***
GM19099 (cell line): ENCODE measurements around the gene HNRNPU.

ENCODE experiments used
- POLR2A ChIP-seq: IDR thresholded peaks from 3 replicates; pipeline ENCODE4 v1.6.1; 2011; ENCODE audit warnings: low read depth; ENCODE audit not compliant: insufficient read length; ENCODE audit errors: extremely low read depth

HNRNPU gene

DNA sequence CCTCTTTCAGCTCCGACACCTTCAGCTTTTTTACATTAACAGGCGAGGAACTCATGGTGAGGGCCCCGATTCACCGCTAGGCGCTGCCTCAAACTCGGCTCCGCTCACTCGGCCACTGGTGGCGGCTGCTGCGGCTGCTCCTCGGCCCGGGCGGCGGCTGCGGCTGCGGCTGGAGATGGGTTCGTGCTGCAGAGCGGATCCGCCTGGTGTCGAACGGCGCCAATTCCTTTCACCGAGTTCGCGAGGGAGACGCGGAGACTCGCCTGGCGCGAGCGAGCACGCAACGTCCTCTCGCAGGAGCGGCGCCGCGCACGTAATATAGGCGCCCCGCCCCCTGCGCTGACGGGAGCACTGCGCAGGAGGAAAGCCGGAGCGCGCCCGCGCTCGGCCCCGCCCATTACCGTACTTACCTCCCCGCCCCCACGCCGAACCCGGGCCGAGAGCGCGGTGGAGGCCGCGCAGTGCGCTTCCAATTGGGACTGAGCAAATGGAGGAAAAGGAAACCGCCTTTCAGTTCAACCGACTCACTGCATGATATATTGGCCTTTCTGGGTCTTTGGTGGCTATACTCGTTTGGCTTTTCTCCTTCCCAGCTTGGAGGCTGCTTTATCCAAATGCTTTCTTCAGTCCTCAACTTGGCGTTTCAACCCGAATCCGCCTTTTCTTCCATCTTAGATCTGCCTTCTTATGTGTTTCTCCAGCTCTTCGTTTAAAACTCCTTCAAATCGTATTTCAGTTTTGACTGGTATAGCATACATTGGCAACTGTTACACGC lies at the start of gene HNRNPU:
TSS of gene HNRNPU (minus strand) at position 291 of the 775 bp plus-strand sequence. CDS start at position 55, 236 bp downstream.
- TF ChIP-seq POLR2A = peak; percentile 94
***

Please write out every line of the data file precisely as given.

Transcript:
GM19099 (cell line): ENCODE measurements around the gene HNRNPU.

ENCODE experiments used
- POLR2A ChIP-seq: IDR thresholded peaks from 3 replicates; pipeline ENCODE4 v1.6.1; 2011; ENCODE audit warnings: low read depth; ENCODE audit not compliant: insufficient read length; ENCODE audit errors: extremely low read depth

HNRNPU gene

DNA sequence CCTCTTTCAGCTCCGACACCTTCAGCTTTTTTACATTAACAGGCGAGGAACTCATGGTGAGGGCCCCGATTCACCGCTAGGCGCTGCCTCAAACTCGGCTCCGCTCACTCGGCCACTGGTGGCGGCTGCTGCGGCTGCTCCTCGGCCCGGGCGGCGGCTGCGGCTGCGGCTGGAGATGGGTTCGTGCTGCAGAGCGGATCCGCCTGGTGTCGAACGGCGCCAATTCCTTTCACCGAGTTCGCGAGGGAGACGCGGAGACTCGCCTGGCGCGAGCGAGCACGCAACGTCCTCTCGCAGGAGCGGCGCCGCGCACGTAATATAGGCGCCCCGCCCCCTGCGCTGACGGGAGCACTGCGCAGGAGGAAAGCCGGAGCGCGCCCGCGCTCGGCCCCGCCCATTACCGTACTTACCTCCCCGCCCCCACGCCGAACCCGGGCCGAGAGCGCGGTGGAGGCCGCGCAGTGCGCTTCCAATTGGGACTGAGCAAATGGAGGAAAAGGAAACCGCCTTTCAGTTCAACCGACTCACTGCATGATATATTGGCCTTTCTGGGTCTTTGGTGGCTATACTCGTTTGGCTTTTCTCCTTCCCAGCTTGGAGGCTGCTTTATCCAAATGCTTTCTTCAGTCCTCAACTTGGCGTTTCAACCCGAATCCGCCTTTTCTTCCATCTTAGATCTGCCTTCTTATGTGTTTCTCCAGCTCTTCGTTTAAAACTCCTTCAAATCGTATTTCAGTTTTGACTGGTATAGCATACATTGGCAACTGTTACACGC lies at the start of gene HNRNPU:
TSS of gene HNRNPU (minus strand) at position 291 of the 775 bp plus-strand sequence. CDS start at position 55, 236 bp downstream.
- TF ChIP-seq POLR2A = peak; percentile 94